Philanthropy & preservation, part 5: Final flourishes! | Henry Fraser


Chimborazo Great House (Credit:


“The time has come” the walrus said,
“To talk of many things –
Of shoes and ships and sealing wax,
Of cabbages and kings.” (Alice in Wonderland, by Lewis Carrol)

Sir Henry Fraser

BRIDGETOWN, Barbados, Sunday March 1, 2015 – Every Wednesday from January through March, the Barbados National Trust Open Houses provide a splendid party at a historic house or site (or maybe a magnificent West Coast villa) as a fund raising event, to maintain the Heritage properties it looks after. Our hosts are the generous owners willing to share a bit of history and culture and the craftsmanship of our great artisans of the past with locals and visitors. And with the libations provided at the bar, the range of the best art and craft in Barbados, the “Lively lectures” and the great company, for everyone who goes it’s unforgettable!

And Wednesday’s Open House at Chimborazo, compliments of Richard Eames of Island Villas and Chimborazo Great House, WAS unforgettable. It was a rich feast of history, natural beauty, art and much else, although no cabbages or kings …

First of all, Chimborazo is ALMOST the highest point in Barbados at 1,105 feet. It’s beaten only by Mount Hillaby at 1,115 feet and Castle Grant at 1,106 feet (See A – Z of Barbados Heritage, by Carrington, Fraser, Gilmore and Forde). And that means that by 5 o’clock in the afternoon the temperature drops to nearly 20 degrees Celsius, and Bajans want to find a sweater!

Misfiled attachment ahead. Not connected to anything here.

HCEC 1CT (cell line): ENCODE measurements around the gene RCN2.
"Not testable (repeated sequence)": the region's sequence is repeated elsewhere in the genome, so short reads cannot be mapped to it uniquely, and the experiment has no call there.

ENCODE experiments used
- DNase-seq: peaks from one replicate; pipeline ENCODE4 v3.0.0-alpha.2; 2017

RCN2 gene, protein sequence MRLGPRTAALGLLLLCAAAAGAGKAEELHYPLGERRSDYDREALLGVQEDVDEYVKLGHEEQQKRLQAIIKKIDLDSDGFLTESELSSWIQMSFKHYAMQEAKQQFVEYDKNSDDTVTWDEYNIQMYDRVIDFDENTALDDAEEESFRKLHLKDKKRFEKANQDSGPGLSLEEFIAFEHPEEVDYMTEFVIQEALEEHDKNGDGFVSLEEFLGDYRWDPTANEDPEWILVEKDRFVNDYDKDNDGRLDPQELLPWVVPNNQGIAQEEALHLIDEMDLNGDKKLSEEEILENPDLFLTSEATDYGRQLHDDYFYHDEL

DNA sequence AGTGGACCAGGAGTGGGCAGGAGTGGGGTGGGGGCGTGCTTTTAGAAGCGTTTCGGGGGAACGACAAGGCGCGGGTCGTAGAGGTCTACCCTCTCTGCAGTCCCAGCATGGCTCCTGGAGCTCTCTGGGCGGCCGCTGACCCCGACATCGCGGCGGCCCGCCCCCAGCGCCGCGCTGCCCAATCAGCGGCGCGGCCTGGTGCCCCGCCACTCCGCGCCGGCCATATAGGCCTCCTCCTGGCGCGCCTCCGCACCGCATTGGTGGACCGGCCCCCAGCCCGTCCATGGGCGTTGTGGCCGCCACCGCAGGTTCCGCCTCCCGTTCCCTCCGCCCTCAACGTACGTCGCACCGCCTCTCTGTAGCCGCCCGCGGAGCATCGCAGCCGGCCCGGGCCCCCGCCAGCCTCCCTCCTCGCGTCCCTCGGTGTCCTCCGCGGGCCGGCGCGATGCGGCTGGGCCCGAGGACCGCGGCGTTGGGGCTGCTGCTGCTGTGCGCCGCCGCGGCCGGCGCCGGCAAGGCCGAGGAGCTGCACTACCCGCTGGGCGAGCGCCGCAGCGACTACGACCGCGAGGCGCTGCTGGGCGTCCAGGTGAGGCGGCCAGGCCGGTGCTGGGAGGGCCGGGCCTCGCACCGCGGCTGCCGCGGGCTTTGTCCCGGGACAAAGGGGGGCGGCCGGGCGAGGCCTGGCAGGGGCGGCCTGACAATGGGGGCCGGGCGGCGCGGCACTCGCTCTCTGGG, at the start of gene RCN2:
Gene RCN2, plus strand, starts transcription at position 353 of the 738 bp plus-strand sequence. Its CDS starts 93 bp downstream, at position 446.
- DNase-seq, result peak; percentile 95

Chimborazo Great House is believed to be the highest residence in the island, and in fact it’s named after Chimborazo in Ecuador, their highest mountain at 20,700 feet. But we Bajans used to like to “think big”. We named Pico Teneriffe after the 12,000 feet mountain in the Canary Islands … and we claim the Barbados almond, the Barbados cherry and the Barbados aloe all as our own …

I was delighted to see in the brochure written by Sarah Venable some lines from a famous poem on the original Chimborazo – Romance, by Walter James Turner (1889 – 1946). The first and last verses of this “childhood romance” go like this:

When I was but thirteen or so
I went into a golden land,
Chimborazo, Cotopaxi
Took me by the hand …

The houses, people, traffic seemed
Thin fading dreams by day,
Chimborazo, Cotopaxi
They had stolen my soul away!

And I was almost blown away when Dr. Kerry Hall, historian and tourism consultant, arrived and said: “Has this got anything to do with that famous poem?” And she proceeded to recite: “Chimborazo, Cotopaxi, stole my soul away!” Wow! She’d learnt it at school.

The house suggests a late 18th century or early 19th century origin, as the un-plastered coral stone structure is much more regular than earlier rubble stone construction but not yet the standardised coral blocks of the 1830s and later. It may have had a third storey over the deep basement and first floor, because houses of such a scale in that era usually had an upper floor for the bedrooms. And the stone work above the windows, and a string line immediately under the narrow eaves suggest a possible upper floor destroyed by hurricane.